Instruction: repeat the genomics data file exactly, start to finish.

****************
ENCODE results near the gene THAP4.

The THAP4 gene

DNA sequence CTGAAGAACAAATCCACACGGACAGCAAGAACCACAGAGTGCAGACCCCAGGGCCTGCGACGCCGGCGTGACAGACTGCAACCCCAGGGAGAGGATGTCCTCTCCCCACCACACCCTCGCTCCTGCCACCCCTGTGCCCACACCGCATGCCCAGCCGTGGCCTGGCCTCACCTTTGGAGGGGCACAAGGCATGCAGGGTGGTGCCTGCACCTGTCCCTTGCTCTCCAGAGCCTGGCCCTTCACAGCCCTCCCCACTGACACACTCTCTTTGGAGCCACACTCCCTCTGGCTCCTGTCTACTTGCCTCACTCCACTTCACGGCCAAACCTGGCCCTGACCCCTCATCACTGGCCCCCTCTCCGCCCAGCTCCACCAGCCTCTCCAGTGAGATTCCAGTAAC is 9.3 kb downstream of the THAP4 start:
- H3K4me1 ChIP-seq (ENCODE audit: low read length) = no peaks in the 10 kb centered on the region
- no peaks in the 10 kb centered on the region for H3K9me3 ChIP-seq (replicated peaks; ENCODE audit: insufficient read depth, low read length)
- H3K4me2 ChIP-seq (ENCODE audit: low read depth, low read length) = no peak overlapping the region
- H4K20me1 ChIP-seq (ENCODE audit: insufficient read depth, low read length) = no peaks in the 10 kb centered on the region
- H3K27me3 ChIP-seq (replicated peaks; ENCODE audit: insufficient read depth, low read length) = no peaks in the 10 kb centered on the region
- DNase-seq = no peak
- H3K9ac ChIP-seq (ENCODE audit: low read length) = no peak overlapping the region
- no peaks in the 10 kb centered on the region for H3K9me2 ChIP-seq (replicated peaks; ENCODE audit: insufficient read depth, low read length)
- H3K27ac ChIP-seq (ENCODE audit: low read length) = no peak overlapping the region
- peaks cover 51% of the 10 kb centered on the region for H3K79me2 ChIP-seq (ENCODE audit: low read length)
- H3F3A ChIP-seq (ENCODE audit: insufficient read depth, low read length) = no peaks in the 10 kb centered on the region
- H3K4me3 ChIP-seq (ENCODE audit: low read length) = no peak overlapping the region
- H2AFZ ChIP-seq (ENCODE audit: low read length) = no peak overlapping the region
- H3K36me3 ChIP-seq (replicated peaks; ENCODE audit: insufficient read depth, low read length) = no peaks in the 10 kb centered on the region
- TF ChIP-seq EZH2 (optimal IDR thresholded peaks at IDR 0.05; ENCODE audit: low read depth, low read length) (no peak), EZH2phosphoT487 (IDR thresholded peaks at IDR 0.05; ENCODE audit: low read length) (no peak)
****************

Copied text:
ENCODE results near the gene THAP4.

The THAP4 gene

DNA sequence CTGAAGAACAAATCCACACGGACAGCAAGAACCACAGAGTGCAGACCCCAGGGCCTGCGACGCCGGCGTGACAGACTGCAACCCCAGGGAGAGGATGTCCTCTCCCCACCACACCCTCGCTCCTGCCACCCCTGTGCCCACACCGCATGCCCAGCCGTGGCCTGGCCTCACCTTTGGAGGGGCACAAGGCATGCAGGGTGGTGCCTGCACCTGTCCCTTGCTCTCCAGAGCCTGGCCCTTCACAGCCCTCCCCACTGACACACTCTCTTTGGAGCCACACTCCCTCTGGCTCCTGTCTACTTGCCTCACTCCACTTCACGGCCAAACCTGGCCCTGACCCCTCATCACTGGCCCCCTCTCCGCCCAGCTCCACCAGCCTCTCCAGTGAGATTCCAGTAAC is 9.3 kb downstream of the THAP4 start:
- H3K4me1 ChIP-seq (ENCODE audit: low read length) = no peaks in the 10 kb centered on the region
- no peaks in the 10 kb centered on the region for H3K9me3 ChIP-seq (replicated peaks; ENCODE audit: insufficient read depth, low read length)
- H3K4me2 ChIP-seq (ENCODE audit: low read depth, low read length) = no peak overlapping the region
- H4K20me1 ChIP-seq (ENCODE audit: insufficient read depth, low read length) = no peaks in the 10 kb centered on the region
- H3K27me3 ChIP-seq (replicated peaks; ENCODE audit: insufficient read depth, low read length) = no peaks in the 10 kb centered on the region
- DNase-seq = no peak
- H3K9ac ChIP-seq (ENCODE audit: low read length) = no peak overlapping the region
- no peaks in the 10 kb centered on the region for H3K9me2 ChIP-seq (replicated peaks; ENCODE audit: insufficient read depth, low read length)
- H3K27ac ChIP-seq (ENCODE audit: low read length) = no peak overlapping the region
- peaks cover 51% of the 10 kb centered on the region for H3K79me2 ChIP-seq (ENCODE audit: low read length)
- H3F3A ChIP-seq (ENCODE audit: insufficient read depth, low read length) = no peaks in the 10 kb centered on the region
- H3K4me3 ChIP-seq (ENCODE audit: low read length) = no peak overlapping the region
- H2AFZ ChIP-seq (ENCODE audit: low read length) = no peak overlapping the region
- H3K36me3 ChIP-seq (replicated peaks; ENCODE audit: insufficient read depth, low read length) = no peaks in the 10 kb centered on the region
- TF ChIP-seq EZH2 (optimal IDR thresholded peaks at IDR 0.05; ENCODE audit: low read depth, low read length) (no peak), EZH2phosphoT487 (IDR thresholded peaks at IDR 0.05; ENCODE audit: low read length) (no peak)